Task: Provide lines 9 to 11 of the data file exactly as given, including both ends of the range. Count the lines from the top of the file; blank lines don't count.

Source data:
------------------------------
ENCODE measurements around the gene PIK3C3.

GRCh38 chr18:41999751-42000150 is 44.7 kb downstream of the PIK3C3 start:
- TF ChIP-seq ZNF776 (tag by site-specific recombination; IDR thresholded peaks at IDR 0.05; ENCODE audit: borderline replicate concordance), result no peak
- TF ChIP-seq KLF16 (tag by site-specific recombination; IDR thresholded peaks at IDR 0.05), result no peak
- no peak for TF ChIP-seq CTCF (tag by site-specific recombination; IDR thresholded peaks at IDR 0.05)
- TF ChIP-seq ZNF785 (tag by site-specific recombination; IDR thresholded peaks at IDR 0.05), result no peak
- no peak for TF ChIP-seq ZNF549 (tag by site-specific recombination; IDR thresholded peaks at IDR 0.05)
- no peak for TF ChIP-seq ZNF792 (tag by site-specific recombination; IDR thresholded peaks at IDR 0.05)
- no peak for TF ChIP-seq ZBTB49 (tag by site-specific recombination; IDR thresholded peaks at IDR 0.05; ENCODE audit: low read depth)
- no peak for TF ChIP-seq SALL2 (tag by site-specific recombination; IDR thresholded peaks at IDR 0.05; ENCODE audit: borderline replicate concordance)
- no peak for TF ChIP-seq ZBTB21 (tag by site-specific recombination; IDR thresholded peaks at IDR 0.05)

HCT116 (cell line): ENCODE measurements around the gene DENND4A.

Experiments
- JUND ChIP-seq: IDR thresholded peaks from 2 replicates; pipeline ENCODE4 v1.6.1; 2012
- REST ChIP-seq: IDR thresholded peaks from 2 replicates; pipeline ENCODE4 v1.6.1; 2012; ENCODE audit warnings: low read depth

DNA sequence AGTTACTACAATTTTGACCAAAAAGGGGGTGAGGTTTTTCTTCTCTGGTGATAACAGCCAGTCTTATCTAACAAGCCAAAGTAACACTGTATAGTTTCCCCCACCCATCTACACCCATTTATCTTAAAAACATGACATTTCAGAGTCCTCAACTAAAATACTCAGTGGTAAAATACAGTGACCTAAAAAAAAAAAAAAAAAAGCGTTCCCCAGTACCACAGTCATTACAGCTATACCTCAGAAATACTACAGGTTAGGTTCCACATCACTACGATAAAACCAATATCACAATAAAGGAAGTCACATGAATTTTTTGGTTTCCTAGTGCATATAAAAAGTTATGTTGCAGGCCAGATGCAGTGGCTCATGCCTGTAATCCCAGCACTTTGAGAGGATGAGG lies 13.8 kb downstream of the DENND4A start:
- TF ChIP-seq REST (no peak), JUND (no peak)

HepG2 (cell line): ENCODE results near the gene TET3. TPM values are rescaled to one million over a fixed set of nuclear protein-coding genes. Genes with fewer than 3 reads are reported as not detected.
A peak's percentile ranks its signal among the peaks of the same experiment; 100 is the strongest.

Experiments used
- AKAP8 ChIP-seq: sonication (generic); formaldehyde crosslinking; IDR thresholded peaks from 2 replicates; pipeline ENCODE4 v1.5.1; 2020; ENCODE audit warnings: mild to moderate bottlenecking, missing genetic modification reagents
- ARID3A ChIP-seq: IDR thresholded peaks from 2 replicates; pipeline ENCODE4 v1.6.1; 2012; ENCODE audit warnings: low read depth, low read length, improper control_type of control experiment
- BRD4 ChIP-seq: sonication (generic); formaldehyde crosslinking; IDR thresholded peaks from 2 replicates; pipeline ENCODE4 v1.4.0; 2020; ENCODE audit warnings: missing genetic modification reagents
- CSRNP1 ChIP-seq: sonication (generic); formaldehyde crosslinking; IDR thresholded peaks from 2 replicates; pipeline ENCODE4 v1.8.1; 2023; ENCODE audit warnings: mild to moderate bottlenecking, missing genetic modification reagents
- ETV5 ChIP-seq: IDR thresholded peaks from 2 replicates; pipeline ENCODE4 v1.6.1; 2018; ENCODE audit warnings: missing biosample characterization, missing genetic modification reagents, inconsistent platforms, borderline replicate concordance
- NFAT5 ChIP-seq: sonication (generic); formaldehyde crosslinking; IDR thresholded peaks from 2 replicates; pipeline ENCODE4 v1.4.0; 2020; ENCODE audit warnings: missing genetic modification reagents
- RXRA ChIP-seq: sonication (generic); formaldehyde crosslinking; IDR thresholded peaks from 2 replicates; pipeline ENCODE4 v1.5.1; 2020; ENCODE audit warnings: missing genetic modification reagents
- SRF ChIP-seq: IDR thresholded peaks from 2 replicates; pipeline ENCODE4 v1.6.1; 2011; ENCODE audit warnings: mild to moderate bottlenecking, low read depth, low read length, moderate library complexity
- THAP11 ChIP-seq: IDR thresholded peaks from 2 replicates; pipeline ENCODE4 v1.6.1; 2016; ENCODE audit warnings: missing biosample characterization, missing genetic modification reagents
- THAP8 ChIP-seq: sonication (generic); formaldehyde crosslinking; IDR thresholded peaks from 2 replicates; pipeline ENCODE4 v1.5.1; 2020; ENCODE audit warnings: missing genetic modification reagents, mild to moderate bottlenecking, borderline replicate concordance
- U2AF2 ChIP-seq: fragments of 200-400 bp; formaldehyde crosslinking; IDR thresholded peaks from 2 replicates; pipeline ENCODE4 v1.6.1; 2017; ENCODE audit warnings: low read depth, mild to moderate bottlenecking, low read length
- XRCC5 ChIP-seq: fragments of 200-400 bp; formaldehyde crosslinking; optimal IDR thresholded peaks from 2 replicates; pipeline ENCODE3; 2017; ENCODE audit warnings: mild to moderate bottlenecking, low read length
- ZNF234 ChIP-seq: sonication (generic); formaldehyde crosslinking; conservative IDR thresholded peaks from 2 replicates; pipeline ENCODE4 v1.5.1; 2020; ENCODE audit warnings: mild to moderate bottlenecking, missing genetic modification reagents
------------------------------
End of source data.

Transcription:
- no peak for TF ChIP-seq ZBTB49 (tag by site-specific recombination; IDR thresholded peaks at IDR 0.05; ENCODE audit: low read depth)
- no peak for TF ChIP-seq SALL2 (tag by site-specific recombination; IDR thresholded peaks at IDR 0.05; ENCODE audit: borderline replicate concordance)
- no peak for TF ChIP-seq ZBTB21 (tag by site-specific recombination; IDR thresholded peaks at IDR 0.05)